Public trust and confidence in charities has fallen to the lowest recorded level, according to a Charity Commission report.
Findings published on Tuesday reveal that more than a quarter (33%) of the 1,085 people questioned by Populus for the commission say their trust and confidence in charities has decreased over the past two years.
The reasons for a decrease in trust include media stories about charities, too much money being spent on advertising and wages, and a lack of knowledge and trust about how donations are spent.
On average the report states that public trust and confidence in charities has fallen to 5.7 out of 10 - the lowest recorded rating ever recorded by the study.
William Shawcross, chairman of the commission, said: "Charities play a vital role in society and this report shows that the public still overwhelmingly believe that.
"But public support cannot be taken for granted and these results show that action is needed to restore public confidence.
"These results are a call to action for everyone who values public trust in charities."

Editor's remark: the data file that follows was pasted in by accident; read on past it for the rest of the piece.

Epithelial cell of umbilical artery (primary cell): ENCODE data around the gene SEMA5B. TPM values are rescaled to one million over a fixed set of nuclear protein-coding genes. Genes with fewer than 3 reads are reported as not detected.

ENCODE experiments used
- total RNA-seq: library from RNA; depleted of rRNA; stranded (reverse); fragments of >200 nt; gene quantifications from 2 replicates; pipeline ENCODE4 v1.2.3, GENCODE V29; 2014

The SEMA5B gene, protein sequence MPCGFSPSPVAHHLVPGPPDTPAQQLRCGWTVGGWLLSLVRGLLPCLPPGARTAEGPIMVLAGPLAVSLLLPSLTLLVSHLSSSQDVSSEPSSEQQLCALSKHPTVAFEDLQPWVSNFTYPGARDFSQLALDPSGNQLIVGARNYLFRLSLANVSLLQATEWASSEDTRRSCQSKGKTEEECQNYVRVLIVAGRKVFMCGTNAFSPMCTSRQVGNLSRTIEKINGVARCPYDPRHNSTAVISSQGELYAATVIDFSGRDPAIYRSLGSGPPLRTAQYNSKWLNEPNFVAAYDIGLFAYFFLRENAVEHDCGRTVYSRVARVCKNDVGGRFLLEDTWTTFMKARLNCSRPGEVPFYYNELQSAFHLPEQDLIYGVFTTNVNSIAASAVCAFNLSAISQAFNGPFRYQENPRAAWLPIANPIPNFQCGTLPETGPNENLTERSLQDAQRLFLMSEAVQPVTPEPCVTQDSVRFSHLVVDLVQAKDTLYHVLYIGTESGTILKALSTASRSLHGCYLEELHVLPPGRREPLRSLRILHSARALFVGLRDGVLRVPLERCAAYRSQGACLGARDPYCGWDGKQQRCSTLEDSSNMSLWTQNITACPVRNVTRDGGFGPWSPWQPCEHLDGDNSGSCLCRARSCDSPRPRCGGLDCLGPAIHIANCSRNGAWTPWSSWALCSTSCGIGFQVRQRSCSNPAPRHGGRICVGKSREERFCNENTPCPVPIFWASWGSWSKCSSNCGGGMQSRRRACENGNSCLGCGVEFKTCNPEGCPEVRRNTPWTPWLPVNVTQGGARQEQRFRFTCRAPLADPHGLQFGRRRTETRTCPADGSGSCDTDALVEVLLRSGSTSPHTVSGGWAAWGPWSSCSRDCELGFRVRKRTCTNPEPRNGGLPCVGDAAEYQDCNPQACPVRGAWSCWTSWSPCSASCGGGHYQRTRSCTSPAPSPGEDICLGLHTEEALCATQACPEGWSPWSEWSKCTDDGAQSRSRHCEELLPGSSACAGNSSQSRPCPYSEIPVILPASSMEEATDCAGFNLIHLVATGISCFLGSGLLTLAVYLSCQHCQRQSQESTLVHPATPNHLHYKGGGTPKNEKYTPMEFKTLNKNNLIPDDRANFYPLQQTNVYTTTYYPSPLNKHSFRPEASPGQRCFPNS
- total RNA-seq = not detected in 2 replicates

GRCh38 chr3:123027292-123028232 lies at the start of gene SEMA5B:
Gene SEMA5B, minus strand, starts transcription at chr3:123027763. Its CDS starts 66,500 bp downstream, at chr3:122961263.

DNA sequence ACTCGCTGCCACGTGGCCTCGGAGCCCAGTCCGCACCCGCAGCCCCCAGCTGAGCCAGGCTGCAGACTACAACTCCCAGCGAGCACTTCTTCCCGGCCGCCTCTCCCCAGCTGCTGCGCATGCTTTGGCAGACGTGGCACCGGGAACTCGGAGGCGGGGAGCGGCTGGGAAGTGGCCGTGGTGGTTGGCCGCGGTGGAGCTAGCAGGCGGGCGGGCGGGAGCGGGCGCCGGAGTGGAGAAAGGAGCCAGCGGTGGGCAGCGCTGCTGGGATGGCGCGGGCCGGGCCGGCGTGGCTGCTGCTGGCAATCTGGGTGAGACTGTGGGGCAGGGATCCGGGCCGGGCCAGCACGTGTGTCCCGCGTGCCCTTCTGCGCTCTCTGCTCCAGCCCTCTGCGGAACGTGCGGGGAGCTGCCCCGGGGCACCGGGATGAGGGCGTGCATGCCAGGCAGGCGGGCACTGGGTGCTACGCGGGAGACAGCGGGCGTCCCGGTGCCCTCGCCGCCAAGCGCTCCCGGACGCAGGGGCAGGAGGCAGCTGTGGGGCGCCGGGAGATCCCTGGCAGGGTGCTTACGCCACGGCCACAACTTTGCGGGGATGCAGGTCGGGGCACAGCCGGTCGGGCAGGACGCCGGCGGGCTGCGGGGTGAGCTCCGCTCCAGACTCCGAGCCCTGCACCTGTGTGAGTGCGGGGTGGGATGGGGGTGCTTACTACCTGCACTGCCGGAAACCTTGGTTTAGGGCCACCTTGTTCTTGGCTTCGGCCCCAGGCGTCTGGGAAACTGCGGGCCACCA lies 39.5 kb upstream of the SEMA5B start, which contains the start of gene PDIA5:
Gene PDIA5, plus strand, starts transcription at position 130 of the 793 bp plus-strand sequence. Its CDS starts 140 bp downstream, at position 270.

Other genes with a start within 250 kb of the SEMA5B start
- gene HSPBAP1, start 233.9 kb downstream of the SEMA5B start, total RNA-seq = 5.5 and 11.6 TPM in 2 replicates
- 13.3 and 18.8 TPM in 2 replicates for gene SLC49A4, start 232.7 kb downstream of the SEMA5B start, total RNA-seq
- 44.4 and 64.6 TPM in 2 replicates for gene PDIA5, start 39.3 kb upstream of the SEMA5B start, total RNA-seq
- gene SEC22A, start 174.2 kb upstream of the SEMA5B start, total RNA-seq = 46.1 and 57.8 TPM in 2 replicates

The survey also found that 67% think charities spend too much of their funds on salaries and administration - up from 58% in 2014.
And 74% of those quizzed said they find some fundraising methods used by charities make them feel uncomfortable - up from 66% in 2014.
Sarah Atkinson, director of policy and communications, said a "fall in trust is not unexpected after a very difficult year for charities".
"The public wants to see charities explain more and account better for how they manage and spend their money," she said.
"They want to see honest and ethical fundraising, and they want to know that charities are making a positive difference to their causes."
She said there are positive changes in the sector already, with a new fundraising regulator, a new Charities Act and many charities responding positively in addressing public concerns.
And that the role of the commission will be doing more to tackle abuse and improve the register of charities.